Inheritance tax could be SCRAPPED if Tories win next election - 'Gamechanger!'

Rishi Sunak inheritance tax

Rishi Sunak is considering scrapping inheritance tax if he wins the next election

Richard Jeffries

By Richard Jeffries

Published: 15/07/2023

- 09:54

Updated: 14/11/2023

- 16:19

Conservatives plotting to spend £7billion abolishing ‘most despised’ tax in UK

Inheritance tax could be scrapped within two years with Downing Street drawing up secret plans to abolish the hated levy.

There are ‘live discussions’ under way to permanently ditch IHT as the Tories - who are 18% behind Labour in the polls - look to shore up votes in southern England ahead of the next election.

Supporters claim a manifesto pledge to end inheritance tax, which would cost the Treasury £7billion, would be a “gamechanger”, especially in constituencies vulnerable to gains from the Liberal Democrats.

Neither Downing Street nor the Treasury denied discussions were taking place over the plans, which would cost far less than a previously proposed cut to income tax.

A source told the Times: “It’s about being an aspirational country. You work hard, play hard and pass on your wealth. It’s a live discussion.”

Senior Conservatives are increasingly alarmed about the risk to blue wall” seats in the Home Counties in 2025, with the Lib Dems polling at 11% according to YouGov, just 14% behind the Tories.

IHT is routinely cited by Conservative voters as the least popular tax and pledging to scrap it would put clear blue water between the Tories and both major opposition parties.

Tory chiefs have identified 32 critical seats that they said must be fought by Thatcherite candidates at the next election, to avoid an “existential crisis” for the party.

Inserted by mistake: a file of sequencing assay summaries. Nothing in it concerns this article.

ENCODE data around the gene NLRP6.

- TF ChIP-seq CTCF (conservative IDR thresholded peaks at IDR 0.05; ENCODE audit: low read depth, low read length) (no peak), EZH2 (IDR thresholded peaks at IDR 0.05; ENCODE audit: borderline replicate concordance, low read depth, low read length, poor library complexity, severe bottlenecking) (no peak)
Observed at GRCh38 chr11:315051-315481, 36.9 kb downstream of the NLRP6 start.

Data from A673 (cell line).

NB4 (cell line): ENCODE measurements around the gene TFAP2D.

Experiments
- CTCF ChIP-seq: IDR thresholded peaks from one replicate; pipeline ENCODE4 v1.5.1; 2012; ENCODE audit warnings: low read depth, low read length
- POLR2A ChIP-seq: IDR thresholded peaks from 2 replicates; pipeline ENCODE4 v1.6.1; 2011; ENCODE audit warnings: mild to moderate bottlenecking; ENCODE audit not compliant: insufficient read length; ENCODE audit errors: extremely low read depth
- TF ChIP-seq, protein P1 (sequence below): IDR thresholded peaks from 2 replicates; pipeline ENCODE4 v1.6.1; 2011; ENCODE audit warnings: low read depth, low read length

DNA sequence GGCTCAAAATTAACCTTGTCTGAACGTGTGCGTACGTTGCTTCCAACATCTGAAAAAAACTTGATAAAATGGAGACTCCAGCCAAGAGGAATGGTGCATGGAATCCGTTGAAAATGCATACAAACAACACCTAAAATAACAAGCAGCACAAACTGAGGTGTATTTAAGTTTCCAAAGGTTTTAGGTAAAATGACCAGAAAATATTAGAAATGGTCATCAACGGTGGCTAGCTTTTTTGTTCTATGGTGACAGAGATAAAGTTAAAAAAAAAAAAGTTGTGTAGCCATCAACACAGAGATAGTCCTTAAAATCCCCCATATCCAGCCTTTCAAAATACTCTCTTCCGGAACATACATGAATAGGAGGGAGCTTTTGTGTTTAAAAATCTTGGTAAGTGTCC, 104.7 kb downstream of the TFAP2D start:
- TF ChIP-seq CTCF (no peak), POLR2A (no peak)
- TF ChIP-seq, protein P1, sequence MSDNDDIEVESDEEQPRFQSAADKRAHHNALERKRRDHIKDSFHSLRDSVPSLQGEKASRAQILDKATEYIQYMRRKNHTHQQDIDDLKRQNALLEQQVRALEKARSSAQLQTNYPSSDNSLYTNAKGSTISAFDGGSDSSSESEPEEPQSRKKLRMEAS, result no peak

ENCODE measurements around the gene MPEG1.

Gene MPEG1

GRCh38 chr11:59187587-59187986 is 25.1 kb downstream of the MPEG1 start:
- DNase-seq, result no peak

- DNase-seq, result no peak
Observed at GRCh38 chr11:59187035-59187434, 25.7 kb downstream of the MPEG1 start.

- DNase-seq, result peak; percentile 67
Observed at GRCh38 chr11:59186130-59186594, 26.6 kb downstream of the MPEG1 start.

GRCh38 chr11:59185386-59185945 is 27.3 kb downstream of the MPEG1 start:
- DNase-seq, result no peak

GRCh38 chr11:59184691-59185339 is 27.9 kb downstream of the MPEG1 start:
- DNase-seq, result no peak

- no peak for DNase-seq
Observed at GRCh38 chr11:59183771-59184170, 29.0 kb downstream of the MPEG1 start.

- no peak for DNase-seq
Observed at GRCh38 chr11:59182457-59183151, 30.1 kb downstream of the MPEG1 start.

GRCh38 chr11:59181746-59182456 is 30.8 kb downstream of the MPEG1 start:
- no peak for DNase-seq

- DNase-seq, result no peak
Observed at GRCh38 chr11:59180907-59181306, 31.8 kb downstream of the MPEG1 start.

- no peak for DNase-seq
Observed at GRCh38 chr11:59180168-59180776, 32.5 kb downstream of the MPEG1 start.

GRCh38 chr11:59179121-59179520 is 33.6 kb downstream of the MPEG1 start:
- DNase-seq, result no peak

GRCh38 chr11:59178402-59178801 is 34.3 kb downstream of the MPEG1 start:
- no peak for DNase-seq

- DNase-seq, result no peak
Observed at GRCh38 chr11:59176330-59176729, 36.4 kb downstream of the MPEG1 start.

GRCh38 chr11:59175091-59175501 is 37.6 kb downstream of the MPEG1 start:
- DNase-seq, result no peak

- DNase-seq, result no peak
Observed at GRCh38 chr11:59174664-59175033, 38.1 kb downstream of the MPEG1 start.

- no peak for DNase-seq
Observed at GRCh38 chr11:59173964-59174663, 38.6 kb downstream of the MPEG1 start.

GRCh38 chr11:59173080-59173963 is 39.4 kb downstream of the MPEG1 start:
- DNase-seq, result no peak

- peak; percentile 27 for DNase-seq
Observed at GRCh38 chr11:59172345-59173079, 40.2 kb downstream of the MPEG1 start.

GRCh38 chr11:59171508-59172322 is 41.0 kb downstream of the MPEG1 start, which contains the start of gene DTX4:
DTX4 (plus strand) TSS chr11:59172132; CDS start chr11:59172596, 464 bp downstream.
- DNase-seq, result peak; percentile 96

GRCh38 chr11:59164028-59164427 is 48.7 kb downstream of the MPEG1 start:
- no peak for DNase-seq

A No 10 source said: “The PM has repeatedly said that he wants to cut taxes for people.“As Conservatives that is obvious, we want people to keep more of their own money."

Sir Keir Starmer giving a speech

Kier Starmer's Labour Party are 18 points ahead in the polls


Rishi Sunak made halving inflation by the end of the year one of the five key ambitions for his leadership, and Jeremy Hunt has previously signalled this target will be prioritised over tax cuts.

The wider economic challenge facing the Chancellor and Prime Minister was illustrated by official figures showing the UK economy contracted in May.

Abolishing inheritance tax is being considered as a manifesto pledge, rather than a policy to be implemented next year.

The rate of inheritance tax is currently 40% for estates worth more than £325,000, which is only charged on the portion that is above the threshold.

But estates of spouses and civil partners can pass on up to £1 million without any inheritance tax liability.

Monopoly pieces stacked on money

Inheritance tax is the most unpopular levy in the UK


Those rates - which have been frozen for many years - are rapidly catching more and more families out, with inflation running at 8.7%. One in 20 UK deaths now results in an inheritance tax bill.

The No 10 source added: "The current economic situation means that Government is completely focused on halving inflation – to help people have more in their pockets at the end of each month.

“This kind of future-scoping speculation just isn’t on his mind at the moment and requires a different kind of economic environment to the one we are operating in.”

It comes amid increasing calls for the death tax to be scrapped.Last week, the Centre for Policy Studies, a think tank co-founded by Margaret Thatcher joined more than 50 Conservative MPs who have called for it to be abolished.

The levy is “tortuously complicated”, unfair and economically damaging, it said.

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